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Issue: Winter 2018

Walking Hollywood


Do you know what Hollywood’s first tourist attraction was? Are you familiar with the Idle Hour, Hollywood’s first movie theatre? Do you know the story of Hollywood’s first hotel? Or why radio towers were added to the Pacific Theatre? You’ll learn all this and more in the Old Hollywood Walking Tour, a decidedly different take on the history of Hollywood, that is as enjoyable for longtime residents as it is for tourists.

The Old Hollywood Walking Tour is a 2-hour trip back in time to the very beginnings of Hollywood.  Its focus is more on the founding of the area than the Golden Age of Hollywood, so you will learn about many places and locations that date back more than 100 years.

Don’t let the two-hour tour length deter you—this is a leisurely tour taking you both outside and inside key locations along a five-block stretch of Hollywood Blvd, between Las Palmas and Cahuenga, an area recently used for the filming of Quentin Tarantino’s upcoming Manson opus, Once Upon a Time in Hollywood.

The tour starts at Hollywood and Wilcox, at the offices of the Hollywood Property Owners Alliance.  Tour guide April Clemmer, not only knows her stuff, but looks the part as well, as she gives the tour dressed in vintage fashion. She begins the tour with maps and photos of Hollywood before the turn of the (last) century, preparing you for the sites to come. Everyone is provided with headsets which allow you to hear April above the din of traffic—a brilliant idea.

April Clemmer with tour group
The Old Hollywood Walking Tour with guide April Clemmer.
Photo by Kathy Flynn.

The tour’s first stop is the Hillview Apartments, the first apartment building in Hollywood which was built specifically to house actors. Built in 1917, it’s still standing today and has changed very little in 100 years.

Hollywood’s first movie theatre can be found across the street.  Known today as the Fox Theatre, it was originally named the Idle Hour, but the implied laziness saw it change its name to The Iris in 1918. Noted architect S. Charles Lee gave it a facelift in 1955, and it was remodeled with its current façade in 1968 when it was rebranded as the Fox.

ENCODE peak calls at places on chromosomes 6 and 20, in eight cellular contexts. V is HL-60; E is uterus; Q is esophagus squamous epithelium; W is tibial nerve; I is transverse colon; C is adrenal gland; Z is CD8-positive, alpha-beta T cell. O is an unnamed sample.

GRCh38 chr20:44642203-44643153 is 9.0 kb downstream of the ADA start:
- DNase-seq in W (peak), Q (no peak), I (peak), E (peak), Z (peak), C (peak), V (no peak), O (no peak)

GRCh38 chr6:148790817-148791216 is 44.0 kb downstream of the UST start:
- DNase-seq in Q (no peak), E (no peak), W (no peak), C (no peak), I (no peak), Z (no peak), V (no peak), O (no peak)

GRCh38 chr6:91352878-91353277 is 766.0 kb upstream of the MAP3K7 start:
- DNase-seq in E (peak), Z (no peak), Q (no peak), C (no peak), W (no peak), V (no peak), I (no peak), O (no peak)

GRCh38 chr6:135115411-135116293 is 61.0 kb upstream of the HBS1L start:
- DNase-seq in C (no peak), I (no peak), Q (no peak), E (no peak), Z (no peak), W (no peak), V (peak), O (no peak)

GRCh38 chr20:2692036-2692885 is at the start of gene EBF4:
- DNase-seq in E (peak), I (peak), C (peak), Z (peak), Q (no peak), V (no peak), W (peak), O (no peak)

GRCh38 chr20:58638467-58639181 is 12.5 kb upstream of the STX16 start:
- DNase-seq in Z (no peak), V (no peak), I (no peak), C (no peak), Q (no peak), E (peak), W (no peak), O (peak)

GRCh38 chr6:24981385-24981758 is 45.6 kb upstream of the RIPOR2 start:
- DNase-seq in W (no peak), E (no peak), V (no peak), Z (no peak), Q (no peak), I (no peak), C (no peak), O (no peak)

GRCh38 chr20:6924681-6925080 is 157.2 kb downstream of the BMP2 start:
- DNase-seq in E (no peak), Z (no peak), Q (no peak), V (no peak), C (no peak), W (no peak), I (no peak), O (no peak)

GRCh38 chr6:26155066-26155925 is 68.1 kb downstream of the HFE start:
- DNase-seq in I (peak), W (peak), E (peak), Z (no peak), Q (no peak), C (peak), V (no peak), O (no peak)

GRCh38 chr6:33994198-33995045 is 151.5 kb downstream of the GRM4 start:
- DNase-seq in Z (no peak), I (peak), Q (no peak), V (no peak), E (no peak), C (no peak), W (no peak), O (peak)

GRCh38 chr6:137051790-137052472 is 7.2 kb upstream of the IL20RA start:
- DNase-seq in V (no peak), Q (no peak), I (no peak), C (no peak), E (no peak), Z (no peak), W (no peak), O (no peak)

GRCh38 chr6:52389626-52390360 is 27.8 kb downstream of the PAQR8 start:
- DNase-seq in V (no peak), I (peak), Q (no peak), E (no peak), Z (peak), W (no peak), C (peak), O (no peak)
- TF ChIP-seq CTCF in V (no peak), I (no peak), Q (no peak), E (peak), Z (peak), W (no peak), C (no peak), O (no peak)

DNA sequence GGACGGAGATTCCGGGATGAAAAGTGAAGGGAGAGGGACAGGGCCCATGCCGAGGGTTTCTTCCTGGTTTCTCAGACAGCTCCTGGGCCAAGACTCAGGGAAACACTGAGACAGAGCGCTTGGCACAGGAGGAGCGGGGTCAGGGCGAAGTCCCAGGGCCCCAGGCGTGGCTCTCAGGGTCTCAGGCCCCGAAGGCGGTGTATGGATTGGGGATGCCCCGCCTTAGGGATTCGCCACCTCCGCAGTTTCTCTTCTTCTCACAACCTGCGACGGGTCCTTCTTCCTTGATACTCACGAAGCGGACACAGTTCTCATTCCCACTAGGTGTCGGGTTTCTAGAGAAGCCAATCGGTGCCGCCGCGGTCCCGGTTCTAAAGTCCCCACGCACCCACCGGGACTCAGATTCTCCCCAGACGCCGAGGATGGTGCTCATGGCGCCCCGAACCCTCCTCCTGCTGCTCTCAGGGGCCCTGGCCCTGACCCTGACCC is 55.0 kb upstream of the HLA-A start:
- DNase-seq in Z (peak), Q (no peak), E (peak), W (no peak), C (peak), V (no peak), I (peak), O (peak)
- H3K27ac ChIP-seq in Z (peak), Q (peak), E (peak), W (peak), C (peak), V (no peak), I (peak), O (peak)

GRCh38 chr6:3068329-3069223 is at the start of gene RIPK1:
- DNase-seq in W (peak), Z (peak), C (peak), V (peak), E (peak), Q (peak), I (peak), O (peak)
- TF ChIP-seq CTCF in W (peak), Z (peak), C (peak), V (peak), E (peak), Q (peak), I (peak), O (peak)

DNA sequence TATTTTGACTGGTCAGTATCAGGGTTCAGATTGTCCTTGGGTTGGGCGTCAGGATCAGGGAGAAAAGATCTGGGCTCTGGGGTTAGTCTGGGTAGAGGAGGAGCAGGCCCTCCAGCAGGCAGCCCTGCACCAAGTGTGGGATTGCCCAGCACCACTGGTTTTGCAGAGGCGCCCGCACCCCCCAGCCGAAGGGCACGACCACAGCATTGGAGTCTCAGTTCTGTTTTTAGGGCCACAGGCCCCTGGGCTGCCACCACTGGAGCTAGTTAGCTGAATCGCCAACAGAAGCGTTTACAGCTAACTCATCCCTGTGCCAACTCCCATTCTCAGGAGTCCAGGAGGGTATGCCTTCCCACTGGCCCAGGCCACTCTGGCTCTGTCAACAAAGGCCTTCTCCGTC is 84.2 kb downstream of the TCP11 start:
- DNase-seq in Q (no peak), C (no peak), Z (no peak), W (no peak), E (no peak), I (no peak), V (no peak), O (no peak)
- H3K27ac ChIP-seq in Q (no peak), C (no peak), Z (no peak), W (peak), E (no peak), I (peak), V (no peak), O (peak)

The Fox Theatre
Hollywood's first movie theatre, the Fox, has gone through one restoration and multiple name changes.
Photo by Kathy Flynn

The Sackett Hotel on the corner of Hollywood and Cahuenga may have been demolished in 1910, but it served as Hollywood’s first hotel for over 20 years, creating the first Hollywood commercial center.  Today, The Hollywood Building stands in its place, a four-story, art deco commercial building listed on the National Historic Registry.


April Clemmer takes tour group inside the Hollywood Building
Photo by Kathy Flynn

One of the unique treats on this tour is the opportunity to go inside the Hollywood Building and visit an office on the fourth floor, a place where Philip Marlowe or Sam Spade would have felt quite at home.  The Hollywood Building management generously keeps the room stocked with water and snacks for the tour members to enjoy. The fourth floor vantage point also provides a pristine view of the Hollywood sign, as we look at photos of De Longpre Gardens, Hollywood’s first tourist attraction, which was once located across the street.

De Longpre Gardens consisted of a Moorish mansion surrounded by more than 800 varieties of roses.  It was completed in 1901 and so many visitors came to see the famed gardens that it was added to General Sherman’s famed tourist trolley, known as the “Balloon Route”, which took passengers from Downtown LA to the ocean by way of Hollywood. At its most popular, the grounds were toured by as many as 8,000 people a month.

DeLongpre home circa 1910
Artist Paul DeLongpre's mansion and garnders circa 1908.
Photo courtesy of Marc Wanamaker